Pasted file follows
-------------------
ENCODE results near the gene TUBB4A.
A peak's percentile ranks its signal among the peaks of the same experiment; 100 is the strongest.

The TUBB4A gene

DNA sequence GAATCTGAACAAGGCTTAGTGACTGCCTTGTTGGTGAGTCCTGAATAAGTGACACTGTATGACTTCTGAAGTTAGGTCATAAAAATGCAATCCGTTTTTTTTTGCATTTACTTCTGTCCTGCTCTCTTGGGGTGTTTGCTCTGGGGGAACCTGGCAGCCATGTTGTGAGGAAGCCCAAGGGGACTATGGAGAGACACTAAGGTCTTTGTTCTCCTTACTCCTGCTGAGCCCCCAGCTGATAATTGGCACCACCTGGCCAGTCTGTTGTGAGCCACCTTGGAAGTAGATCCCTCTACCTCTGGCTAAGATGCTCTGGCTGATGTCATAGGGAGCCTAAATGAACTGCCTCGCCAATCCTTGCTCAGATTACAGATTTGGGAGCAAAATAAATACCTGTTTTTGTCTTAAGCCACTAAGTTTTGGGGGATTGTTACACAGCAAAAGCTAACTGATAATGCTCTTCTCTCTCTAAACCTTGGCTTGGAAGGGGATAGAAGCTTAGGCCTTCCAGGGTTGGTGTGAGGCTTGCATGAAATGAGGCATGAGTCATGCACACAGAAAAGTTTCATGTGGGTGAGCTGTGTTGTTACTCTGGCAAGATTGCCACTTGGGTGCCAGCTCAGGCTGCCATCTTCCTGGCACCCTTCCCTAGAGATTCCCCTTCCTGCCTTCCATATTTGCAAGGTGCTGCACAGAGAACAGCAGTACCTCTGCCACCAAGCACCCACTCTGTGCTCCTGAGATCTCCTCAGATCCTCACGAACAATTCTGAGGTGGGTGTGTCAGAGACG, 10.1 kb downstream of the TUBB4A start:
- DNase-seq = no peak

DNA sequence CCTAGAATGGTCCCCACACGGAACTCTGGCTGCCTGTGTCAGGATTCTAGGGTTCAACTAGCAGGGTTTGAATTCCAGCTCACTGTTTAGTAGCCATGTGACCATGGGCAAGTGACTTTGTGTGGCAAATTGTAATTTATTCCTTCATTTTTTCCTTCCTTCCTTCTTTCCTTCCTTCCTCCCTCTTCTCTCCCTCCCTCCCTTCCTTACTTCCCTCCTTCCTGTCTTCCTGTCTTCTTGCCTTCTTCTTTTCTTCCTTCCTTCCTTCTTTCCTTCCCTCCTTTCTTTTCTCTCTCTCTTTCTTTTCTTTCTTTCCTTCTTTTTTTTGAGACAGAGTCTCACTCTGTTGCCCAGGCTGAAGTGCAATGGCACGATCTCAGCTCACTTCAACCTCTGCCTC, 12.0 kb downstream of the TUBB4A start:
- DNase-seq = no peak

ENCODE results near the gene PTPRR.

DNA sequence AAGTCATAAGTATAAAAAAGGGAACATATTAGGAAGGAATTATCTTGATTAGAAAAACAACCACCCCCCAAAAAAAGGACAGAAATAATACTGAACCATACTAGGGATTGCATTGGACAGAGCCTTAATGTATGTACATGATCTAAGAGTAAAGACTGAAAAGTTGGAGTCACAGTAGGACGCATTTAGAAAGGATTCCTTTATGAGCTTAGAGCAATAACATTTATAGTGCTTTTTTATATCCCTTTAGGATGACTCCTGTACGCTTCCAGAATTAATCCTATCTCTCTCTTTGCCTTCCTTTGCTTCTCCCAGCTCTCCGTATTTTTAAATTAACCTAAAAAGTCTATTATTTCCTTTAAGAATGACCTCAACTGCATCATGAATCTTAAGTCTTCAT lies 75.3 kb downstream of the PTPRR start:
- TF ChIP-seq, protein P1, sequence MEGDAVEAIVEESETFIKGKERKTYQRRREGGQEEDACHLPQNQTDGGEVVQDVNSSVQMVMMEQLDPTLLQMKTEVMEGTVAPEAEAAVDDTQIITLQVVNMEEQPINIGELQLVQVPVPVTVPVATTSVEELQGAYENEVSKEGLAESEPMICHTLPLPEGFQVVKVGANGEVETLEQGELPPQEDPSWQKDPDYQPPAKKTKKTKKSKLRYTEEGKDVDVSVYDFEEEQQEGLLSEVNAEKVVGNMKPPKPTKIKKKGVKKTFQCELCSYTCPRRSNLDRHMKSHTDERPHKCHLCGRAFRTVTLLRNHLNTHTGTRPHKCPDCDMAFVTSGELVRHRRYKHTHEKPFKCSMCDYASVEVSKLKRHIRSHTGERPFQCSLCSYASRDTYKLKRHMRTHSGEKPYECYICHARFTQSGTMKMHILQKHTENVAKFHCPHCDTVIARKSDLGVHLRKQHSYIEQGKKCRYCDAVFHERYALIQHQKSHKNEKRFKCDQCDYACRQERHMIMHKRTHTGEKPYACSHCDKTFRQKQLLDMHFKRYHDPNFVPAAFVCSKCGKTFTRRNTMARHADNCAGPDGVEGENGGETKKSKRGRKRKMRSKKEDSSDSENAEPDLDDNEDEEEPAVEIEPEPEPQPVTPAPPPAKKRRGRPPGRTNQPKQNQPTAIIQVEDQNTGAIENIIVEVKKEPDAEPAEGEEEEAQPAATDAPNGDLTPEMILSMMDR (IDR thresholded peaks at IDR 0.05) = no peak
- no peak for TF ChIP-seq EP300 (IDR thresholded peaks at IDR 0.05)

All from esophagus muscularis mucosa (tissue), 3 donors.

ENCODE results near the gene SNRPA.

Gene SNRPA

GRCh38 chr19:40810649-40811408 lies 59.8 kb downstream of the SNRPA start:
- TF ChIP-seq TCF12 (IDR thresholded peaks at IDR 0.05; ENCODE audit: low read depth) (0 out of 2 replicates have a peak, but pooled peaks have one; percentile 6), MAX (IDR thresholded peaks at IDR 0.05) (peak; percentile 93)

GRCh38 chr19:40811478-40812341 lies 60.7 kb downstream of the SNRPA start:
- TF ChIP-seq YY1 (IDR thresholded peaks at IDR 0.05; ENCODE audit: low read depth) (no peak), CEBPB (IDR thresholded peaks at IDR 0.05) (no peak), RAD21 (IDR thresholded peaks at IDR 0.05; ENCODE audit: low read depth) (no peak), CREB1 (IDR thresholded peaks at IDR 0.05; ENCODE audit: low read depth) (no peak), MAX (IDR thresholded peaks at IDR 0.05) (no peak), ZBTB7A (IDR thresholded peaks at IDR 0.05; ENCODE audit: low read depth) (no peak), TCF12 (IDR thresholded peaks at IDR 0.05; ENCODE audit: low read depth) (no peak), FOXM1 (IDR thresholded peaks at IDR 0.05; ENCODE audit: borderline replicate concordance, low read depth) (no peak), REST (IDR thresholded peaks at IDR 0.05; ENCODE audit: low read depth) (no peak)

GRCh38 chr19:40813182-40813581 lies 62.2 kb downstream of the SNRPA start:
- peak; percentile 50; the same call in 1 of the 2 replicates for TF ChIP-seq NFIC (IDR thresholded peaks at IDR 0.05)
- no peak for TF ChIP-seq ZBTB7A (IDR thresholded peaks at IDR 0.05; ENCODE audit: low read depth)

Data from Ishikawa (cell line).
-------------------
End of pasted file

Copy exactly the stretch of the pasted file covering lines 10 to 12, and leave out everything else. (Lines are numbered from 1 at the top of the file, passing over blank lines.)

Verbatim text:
- TF ChIP-seq, protein P1, sequence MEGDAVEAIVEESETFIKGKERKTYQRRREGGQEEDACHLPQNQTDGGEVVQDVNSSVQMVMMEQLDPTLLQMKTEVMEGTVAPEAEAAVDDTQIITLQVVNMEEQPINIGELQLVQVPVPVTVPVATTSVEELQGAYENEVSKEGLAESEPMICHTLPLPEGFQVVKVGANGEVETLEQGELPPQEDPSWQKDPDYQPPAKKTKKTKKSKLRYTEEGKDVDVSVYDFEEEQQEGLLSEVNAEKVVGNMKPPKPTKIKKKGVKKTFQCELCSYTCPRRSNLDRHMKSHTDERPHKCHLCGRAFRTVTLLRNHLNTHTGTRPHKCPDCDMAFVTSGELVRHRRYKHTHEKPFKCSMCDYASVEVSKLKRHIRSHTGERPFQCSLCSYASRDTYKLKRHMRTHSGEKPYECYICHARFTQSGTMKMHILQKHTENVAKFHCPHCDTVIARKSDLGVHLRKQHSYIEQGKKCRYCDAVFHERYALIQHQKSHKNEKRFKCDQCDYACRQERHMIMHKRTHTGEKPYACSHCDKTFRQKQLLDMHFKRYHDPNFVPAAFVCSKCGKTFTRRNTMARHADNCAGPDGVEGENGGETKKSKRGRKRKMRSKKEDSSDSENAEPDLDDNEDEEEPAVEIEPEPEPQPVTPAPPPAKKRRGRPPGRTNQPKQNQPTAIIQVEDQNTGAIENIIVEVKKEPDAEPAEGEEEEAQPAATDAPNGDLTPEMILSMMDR (IDR thresholded peaks at IDR 0.05) = no peak
- no peak for TF ChIP-seq EP300 (IDR thresholded peaks at IDR 0.05)

All from esophagus muscularis mucosa (tissue), 3 donors.